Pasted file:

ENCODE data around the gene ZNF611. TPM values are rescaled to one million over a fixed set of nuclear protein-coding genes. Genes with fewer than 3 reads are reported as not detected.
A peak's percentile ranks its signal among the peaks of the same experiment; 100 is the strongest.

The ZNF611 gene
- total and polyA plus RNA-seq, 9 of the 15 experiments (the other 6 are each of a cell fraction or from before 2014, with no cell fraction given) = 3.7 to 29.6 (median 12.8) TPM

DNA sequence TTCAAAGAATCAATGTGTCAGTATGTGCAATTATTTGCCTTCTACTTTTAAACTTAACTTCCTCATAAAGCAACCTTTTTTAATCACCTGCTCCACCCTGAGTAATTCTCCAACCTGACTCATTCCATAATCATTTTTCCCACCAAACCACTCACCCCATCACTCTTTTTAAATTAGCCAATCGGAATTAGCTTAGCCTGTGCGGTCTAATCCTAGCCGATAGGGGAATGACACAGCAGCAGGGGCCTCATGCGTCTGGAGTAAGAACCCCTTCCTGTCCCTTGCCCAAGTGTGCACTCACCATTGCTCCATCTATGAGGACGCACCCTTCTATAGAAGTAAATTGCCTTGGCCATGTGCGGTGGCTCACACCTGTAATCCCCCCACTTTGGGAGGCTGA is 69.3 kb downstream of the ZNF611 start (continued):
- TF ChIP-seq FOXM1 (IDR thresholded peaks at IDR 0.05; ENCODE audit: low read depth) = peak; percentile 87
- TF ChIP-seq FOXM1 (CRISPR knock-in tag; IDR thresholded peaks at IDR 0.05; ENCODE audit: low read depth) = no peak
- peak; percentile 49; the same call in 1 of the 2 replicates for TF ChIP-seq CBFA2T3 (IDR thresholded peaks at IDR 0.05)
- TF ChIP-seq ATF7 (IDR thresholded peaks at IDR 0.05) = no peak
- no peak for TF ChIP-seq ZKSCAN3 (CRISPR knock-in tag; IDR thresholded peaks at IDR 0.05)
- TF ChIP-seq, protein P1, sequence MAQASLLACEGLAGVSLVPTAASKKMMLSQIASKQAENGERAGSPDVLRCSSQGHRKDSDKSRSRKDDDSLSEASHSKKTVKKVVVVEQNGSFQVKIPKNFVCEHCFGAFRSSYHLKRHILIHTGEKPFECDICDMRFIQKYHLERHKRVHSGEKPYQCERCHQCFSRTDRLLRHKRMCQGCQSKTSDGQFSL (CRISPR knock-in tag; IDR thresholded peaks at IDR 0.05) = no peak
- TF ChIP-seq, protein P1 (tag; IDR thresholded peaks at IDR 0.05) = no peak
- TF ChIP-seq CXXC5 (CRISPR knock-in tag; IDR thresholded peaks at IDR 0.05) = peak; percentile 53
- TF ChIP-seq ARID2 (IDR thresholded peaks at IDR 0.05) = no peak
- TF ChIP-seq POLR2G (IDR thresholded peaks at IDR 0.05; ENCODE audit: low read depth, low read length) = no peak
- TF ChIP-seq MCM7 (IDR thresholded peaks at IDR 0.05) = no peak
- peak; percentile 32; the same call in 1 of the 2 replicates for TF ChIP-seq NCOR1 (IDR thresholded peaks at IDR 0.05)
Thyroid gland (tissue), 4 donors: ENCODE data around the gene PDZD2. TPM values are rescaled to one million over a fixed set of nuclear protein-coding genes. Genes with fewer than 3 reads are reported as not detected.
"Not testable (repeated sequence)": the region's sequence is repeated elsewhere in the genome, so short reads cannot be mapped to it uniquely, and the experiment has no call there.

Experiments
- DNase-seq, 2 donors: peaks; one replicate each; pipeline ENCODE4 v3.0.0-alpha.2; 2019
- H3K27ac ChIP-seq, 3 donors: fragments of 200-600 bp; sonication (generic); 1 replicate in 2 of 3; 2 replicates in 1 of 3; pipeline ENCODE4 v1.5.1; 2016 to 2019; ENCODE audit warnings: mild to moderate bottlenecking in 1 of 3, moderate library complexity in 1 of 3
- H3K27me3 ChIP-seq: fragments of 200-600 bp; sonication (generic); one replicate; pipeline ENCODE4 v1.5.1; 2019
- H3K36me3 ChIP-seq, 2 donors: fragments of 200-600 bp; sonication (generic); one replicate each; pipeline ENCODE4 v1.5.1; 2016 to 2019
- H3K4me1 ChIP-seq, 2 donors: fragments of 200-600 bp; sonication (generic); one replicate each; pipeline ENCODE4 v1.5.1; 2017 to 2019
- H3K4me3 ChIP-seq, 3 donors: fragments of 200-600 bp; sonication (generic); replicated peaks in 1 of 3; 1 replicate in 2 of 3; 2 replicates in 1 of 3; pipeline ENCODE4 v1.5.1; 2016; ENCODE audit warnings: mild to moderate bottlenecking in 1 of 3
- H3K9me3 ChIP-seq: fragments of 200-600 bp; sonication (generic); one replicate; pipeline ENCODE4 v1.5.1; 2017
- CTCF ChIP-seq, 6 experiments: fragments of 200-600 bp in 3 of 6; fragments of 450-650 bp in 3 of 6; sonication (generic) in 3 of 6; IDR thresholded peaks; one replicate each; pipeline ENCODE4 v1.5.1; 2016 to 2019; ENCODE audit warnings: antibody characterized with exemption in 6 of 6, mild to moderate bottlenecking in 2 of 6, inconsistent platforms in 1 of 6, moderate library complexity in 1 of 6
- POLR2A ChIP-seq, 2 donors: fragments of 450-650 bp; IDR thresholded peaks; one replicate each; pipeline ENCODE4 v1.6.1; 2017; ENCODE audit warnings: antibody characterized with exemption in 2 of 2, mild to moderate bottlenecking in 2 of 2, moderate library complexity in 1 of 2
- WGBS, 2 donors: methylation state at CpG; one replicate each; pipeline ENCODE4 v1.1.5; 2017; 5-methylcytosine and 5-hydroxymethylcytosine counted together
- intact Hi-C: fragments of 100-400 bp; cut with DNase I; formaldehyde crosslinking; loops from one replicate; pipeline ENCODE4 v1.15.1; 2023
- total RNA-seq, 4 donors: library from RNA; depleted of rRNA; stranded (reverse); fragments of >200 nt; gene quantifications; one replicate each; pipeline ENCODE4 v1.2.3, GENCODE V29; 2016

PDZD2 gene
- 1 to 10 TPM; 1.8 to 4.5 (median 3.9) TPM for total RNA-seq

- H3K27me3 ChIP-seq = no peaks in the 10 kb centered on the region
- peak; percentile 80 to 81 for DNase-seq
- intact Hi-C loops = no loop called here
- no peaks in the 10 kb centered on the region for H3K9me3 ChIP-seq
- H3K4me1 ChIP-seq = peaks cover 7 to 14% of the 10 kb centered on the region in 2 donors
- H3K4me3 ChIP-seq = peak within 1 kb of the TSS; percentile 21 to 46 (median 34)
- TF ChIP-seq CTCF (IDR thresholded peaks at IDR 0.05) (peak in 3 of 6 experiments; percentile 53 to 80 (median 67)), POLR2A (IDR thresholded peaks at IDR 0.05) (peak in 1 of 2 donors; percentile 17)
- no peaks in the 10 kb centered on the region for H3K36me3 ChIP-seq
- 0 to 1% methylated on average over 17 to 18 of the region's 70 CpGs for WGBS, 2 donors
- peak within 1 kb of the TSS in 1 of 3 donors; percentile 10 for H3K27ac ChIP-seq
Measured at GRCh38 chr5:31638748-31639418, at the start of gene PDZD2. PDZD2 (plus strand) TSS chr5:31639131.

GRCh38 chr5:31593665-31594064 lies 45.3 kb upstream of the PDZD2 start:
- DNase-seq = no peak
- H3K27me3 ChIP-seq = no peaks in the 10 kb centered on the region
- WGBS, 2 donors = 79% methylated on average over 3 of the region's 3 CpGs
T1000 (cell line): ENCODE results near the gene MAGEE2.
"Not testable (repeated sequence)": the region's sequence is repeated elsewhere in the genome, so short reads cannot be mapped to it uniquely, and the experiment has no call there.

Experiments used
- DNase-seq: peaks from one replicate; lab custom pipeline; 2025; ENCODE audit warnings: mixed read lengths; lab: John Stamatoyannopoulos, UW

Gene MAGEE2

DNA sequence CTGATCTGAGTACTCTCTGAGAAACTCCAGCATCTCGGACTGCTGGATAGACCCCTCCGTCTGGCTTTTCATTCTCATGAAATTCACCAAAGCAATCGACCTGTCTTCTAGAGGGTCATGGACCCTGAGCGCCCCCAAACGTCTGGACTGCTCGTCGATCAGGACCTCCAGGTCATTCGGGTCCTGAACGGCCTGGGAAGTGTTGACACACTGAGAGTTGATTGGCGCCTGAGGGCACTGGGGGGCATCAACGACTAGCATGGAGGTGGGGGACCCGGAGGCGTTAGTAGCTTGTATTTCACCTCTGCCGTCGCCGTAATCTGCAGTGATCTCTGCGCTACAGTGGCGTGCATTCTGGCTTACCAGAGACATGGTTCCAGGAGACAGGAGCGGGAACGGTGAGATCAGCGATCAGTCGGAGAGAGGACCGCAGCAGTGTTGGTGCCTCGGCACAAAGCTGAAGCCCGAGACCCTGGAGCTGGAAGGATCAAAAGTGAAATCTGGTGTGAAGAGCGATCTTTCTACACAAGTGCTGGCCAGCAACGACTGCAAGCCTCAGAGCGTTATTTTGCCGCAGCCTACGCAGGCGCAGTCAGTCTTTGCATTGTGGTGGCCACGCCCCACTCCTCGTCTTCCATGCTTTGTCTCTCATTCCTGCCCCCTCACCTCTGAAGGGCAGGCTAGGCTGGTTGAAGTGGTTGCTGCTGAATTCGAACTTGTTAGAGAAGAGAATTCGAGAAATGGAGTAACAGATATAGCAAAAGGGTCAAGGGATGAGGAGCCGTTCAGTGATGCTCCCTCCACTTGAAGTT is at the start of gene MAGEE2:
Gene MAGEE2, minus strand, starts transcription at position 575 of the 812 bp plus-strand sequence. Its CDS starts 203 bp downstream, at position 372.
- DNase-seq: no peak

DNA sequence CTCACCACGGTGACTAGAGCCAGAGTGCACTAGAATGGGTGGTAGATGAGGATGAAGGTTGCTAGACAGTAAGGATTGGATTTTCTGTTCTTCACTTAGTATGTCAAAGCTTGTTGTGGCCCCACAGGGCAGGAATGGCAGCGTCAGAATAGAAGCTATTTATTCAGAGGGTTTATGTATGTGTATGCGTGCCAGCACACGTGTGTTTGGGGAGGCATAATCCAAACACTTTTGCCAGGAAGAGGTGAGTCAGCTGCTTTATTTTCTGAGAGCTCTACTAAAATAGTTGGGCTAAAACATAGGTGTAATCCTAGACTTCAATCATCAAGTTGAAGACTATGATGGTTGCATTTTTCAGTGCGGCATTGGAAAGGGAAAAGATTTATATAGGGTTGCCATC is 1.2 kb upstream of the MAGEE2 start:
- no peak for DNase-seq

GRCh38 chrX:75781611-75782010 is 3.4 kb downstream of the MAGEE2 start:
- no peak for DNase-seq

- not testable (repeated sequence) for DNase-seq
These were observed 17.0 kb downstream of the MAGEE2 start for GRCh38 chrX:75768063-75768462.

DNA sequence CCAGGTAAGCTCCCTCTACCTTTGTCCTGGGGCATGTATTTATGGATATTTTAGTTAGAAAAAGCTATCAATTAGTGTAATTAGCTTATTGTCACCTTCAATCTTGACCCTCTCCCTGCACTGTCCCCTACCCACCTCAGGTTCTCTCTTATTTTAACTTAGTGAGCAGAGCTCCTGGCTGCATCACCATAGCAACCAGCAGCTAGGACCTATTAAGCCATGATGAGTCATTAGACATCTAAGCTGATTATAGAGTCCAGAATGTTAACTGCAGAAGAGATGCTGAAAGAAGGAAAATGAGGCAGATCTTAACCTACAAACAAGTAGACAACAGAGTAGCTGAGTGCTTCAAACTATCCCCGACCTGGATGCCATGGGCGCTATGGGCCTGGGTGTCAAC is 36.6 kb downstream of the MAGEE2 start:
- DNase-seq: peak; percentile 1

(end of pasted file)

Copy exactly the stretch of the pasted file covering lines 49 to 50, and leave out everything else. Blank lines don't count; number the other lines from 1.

- WGBS, 2 donors = 79% methylated on average over 3 of the region's 3 CpGs
T1000 (cell line): ENCODE results near the gene MAGEE2.